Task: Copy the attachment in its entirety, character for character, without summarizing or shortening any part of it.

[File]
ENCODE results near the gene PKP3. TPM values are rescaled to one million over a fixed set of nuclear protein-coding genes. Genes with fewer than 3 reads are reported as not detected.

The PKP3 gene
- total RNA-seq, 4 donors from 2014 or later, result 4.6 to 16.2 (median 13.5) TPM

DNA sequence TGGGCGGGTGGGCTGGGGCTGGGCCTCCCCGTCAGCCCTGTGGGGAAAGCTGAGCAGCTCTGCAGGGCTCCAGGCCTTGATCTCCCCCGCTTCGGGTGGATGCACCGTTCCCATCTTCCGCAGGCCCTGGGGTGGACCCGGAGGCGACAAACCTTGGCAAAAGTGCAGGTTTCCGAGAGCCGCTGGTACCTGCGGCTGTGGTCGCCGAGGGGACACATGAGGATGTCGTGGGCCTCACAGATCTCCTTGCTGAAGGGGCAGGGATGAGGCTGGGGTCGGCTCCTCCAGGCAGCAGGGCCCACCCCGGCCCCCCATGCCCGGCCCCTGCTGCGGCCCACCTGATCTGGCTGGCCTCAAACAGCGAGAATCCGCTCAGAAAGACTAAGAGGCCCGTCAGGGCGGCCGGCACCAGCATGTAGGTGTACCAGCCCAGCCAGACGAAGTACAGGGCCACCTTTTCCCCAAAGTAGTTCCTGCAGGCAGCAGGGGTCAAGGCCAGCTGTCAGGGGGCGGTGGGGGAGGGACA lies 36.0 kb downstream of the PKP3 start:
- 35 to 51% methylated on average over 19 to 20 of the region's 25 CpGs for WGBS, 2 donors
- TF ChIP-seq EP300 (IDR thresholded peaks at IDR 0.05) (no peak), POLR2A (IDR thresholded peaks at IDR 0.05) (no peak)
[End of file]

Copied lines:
ENCODE results near the gene PKP3. TPM values are rescaled to one million over a fixed set of nuclear protein-coding genes. Genes with fewer than 3 reads are reported as not detected.

The PKP3 gene
- total RNA-seq, 4 donors from 2014 or later, result 4.6 to 16.2 (median 13.5) TPM

DNA sequence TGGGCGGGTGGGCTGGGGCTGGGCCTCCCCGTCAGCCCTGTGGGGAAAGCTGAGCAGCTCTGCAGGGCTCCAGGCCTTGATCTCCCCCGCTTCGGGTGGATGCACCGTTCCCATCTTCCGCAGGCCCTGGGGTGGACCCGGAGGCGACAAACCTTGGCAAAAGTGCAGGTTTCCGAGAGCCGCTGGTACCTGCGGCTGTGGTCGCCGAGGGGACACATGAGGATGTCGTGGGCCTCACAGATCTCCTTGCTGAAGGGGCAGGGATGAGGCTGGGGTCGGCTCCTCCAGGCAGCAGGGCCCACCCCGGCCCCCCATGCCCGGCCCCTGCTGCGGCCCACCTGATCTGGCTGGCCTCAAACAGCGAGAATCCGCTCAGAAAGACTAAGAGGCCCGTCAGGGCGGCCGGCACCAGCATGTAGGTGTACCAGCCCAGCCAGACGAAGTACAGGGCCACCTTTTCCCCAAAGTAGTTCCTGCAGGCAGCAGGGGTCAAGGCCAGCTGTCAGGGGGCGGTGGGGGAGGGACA lies 36.0 kb downstream of the PKP3 start:
- 35 to 51% methylated on average over 19 to 20 of the region's 25 CpGs for WGBS, 2 donors
- TF ChIP-seq EP300 (IDR thresholded peaks at IDR 0.05) (no peak), POLR2A (IDR thresholded peaks at IDR 0.05) (no peak)